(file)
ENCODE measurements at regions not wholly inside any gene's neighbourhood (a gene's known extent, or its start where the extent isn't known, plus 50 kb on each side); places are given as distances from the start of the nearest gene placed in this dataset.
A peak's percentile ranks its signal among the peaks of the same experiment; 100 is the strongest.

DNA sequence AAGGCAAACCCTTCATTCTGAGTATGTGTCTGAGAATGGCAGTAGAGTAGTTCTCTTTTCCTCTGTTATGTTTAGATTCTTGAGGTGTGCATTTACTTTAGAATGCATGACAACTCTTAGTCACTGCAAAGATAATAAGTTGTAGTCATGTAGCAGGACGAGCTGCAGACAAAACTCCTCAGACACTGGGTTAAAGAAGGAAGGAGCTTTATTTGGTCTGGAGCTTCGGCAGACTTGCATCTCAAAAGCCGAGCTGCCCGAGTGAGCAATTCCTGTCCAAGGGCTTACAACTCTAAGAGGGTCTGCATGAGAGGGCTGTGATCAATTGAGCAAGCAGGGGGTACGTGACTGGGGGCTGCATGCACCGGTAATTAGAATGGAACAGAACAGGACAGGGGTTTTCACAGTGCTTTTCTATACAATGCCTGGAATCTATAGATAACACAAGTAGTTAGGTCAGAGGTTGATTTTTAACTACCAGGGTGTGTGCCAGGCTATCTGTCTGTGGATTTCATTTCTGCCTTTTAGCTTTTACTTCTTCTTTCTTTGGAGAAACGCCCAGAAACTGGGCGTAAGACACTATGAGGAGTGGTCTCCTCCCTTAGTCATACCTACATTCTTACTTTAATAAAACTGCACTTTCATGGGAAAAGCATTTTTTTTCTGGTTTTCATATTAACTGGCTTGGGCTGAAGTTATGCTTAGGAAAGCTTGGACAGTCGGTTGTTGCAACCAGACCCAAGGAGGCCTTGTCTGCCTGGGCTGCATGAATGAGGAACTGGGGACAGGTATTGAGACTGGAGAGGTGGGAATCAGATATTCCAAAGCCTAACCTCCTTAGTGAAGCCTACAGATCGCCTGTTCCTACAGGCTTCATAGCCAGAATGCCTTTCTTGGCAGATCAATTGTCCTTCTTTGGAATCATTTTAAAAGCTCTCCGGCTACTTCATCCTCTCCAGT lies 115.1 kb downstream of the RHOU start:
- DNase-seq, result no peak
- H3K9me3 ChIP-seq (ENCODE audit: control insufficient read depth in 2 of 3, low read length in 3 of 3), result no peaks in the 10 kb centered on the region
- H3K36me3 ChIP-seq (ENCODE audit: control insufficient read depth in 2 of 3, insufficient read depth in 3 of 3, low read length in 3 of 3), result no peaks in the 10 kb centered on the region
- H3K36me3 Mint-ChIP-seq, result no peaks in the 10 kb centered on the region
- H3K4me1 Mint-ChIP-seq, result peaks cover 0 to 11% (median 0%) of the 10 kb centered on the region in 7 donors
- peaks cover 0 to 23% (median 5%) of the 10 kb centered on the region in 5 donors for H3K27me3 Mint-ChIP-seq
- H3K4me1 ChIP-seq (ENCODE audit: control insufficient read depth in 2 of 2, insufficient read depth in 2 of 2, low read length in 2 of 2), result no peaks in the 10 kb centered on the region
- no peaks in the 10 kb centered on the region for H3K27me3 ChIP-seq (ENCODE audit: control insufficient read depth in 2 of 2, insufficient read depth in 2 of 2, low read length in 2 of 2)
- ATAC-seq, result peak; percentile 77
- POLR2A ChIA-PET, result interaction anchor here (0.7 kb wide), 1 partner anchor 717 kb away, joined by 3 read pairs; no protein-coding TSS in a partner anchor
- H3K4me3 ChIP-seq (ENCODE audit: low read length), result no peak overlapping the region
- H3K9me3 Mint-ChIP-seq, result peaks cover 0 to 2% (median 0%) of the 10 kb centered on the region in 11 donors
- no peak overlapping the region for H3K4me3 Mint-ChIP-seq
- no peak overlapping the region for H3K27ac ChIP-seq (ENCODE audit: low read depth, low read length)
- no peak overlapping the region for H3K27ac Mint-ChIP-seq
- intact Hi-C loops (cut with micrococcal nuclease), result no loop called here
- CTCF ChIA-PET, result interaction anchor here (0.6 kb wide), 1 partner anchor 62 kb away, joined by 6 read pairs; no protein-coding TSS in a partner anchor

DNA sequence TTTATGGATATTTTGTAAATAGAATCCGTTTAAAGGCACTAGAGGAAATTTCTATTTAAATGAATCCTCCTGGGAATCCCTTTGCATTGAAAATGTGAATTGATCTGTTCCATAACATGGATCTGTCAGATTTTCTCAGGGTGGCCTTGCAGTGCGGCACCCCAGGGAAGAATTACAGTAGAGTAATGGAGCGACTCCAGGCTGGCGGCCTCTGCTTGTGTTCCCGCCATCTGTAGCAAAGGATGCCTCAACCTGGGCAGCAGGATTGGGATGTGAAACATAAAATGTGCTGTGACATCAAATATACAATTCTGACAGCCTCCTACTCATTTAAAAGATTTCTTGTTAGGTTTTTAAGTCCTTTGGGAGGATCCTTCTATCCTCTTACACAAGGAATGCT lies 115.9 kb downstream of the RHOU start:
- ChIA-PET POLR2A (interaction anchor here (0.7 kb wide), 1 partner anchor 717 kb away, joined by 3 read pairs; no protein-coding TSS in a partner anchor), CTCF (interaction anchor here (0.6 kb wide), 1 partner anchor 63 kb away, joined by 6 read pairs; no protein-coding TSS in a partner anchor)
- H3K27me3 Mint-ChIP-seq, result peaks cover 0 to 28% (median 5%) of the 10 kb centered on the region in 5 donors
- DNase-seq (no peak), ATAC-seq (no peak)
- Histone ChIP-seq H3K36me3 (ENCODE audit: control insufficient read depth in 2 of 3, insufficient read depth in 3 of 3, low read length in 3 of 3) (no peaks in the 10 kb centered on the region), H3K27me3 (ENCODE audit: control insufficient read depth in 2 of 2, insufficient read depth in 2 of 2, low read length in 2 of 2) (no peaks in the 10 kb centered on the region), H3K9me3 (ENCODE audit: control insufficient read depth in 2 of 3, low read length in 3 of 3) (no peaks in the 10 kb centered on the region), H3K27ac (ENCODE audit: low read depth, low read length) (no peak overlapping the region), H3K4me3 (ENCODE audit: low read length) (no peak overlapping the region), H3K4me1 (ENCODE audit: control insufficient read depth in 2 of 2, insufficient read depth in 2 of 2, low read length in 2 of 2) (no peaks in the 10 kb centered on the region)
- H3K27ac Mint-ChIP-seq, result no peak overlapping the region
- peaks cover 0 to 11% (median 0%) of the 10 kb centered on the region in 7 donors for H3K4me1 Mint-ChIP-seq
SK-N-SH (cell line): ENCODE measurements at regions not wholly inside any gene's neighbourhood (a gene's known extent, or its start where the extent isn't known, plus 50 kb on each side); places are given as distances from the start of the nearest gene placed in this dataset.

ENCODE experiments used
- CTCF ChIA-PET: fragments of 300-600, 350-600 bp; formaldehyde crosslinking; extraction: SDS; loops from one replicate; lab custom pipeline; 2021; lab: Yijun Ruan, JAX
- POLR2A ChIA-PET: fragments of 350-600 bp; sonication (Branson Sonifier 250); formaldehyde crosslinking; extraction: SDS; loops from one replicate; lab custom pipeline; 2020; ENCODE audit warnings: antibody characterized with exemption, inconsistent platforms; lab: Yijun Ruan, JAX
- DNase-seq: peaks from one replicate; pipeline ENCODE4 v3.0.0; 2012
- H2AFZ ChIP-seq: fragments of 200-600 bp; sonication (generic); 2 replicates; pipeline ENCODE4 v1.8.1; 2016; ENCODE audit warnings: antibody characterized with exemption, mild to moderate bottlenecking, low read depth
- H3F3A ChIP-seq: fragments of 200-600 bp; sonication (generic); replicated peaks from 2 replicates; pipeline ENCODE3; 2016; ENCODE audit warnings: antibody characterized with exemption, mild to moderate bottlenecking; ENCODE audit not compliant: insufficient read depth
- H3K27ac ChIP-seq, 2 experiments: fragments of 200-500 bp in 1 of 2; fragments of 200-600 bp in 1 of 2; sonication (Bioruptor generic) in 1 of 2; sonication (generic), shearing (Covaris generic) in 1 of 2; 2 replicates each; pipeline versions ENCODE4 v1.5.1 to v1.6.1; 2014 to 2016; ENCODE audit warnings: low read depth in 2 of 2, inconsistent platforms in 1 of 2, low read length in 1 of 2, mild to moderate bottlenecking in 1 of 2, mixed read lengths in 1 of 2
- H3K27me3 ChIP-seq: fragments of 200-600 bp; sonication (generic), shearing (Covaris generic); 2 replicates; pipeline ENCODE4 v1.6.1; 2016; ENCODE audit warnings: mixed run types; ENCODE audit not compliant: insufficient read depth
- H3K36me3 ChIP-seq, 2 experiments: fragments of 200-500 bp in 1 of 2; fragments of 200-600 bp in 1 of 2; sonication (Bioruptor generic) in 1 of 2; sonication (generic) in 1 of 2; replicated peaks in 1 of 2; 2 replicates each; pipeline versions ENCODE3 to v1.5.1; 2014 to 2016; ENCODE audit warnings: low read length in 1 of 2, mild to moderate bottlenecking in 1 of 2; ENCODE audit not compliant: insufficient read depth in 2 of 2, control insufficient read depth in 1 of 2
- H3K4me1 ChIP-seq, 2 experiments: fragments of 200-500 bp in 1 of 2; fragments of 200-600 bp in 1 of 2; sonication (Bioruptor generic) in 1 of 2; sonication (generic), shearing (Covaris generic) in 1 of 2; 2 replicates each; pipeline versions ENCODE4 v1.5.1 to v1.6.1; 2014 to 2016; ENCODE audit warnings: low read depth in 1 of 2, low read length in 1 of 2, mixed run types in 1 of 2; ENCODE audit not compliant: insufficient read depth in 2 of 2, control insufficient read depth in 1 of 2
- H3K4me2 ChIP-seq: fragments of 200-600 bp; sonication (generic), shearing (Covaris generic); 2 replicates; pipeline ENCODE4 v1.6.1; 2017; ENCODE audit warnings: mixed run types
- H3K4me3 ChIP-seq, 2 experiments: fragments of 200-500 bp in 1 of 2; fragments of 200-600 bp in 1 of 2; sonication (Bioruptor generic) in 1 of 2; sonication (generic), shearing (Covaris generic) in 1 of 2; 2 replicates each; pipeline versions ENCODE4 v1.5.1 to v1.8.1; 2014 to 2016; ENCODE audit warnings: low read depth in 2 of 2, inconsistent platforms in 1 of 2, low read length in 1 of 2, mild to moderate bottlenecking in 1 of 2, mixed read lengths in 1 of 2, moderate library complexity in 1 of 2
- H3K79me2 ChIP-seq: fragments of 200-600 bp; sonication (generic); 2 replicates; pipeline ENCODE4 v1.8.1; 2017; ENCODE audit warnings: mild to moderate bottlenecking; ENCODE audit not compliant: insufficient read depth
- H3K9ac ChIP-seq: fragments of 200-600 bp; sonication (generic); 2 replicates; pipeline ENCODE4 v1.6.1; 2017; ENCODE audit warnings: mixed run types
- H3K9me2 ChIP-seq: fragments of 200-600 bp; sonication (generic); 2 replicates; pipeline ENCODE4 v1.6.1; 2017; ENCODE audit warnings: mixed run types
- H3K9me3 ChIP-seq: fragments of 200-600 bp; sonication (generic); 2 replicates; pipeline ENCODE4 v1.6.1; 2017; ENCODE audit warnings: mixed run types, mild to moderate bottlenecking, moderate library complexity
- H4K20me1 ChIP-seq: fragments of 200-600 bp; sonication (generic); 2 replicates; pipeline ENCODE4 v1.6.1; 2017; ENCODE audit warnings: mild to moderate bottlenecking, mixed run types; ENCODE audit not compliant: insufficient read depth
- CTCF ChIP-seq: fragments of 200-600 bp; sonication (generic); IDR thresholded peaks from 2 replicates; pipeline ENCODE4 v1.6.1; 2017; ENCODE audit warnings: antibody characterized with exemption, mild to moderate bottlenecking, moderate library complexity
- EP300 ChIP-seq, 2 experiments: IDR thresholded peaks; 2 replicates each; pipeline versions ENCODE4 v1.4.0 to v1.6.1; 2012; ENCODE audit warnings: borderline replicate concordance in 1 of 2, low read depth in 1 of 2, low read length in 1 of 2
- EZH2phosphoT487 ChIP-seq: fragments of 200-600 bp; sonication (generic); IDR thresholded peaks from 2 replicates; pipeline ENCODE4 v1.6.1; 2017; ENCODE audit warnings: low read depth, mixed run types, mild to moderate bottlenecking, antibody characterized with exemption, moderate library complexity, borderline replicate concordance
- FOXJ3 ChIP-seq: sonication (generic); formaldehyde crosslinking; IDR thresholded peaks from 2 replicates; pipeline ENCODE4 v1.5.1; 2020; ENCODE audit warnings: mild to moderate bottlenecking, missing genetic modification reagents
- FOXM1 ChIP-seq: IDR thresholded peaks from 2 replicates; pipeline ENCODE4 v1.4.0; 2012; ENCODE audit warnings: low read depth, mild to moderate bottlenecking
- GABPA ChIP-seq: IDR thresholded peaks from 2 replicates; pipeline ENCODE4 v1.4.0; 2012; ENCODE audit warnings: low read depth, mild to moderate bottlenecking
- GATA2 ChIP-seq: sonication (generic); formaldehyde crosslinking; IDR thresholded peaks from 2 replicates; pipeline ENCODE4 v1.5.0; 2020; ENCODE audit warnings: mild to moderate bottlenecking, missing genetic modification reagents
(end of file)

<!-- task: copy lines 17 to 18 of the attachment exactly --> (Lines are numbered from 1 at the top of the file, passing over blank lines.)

- no peak overlapping the region for H3K27ac ChIP-seq (ENCODE audit: low read depth, low read length)
- no peak overlapping the region for H3K27ac Mint-ChIP-seq